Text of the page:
How a PBX Telephone System Works

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A businessman talks on the phone at his desk
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Businesses can cut costs by using a private branch exchange. With a PBX, the business doesn't have to run a line from every phone in the building to the telephone company's central office. Starting with, or switching to, a PBX reduces the number of lines the company has to pay for. The exact savings varies from company to company, depending on factors such as the number of lines it needs.


The PBX Set Up

In the 20th century, private branch exchanges originally ran on analog technology, but now PBX systems have gone digital. The typical PBX includes several phone lines from outside the building that terminate at the company exchange. It also has several internal lines leading to the exchange for the inside phones. A computer manages the calls, switching them from one line to another according to the number dialed. A digital PBX doesn't need a human operator, though some businesses still use them.


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VoIP for PBX

Some exchanges relies on VoIP technology -- Voice Over Internet Protocol. VoIP telephone systems turn phone calls into data packages and send them over a computer network. A company's return on investment using VoIP will vary depending on the phone services it uses. Compared to a regular PBX, a VoIP or IP exchange cuts costs because the company can use one network for phone calls and data, instead of two. Instead of central switchboard, the PBX has a central server. The phones in the office have the software or hardware to connect to the server.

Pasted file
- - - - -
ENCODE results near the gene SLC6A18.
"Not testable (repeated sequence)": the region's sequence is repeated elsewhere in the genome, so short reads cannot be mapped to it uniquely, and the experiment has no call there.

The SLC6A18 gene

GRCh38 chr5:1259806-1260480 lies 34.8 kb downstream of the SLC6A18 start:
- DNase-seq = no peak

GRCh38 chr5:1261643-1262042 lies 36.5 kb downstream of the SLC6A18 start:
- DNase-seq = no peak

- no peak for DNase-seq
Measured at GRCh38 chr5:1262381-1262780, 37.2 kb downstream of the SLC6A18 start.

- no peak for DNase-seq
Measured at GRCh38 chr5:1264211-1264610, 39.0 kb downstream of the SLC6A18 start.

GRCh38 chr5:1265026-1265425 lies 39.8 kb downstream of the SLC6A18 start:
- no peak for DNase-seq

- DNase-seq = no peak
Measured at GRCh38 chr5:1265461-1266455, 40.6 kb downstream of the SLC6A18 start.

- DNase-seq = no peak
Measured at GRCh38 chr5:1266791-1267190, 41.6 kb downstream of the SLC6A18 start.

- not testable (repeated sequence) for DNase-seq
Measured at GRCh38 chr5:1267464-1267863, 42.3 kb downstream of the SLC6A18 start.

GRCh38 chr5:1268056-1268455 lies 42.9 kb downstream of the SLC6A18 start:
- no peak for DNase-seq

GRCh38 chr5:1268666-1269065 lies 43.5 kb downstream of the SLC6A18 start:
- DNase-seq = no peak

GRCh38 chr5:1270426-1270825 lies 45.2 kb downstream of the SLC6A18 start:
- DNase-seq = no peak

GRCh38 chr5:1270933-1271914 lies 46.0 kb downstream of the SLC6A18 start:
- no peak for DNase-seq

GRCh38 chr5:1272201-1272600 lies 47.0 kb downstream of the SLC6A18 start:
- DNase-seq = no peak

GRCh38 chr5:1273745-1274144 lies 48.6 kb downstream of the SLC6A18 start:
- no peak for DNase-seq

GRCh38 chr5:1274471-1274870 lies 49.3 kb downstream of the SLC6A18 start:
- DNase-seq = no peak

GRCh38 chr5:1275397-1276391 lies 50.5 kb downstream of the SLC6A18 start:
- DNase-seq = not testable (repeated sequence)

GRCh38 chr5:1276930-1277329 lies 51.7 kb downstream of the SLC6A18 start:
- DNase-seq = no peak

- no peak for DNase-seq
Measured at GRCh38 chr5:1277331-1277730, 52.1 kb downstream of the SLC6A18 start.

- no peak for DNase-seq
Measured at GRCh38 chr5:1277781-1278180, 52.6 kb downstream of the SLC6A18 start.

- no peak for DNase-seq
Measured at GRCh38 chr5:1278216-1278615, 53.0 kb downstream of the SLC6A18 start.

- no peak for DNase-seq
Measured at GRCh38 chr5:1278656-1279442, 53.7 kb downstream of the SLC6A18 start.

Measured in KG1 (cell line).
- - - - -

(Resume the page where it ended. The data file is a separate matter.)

Virtual PBX

Instead of a business setting up the exchange inside its building, a virtual PBX turns that responsibility over to another company. From the business's point of view, everything works the same, but without having any of the tech on-site. Having another company provide virtual PBX services offers some advantages: There are no physical limits on the number of lines and it's easy to add more when needed. Virtual PBX systems are also known as hosted PBX.



Businesses can manage their phone systems without going PBX. A centrex -- central office exchange -- has the phone company provide the equivalent of a PBX. The local phone company reserves part of its network for the business paying for centrex service. The equipment may be off-site, like a virtual PBX, or installed on the business premises. Either way, it's the phone company's job to maintain it and upgrade it, rather than the customer's.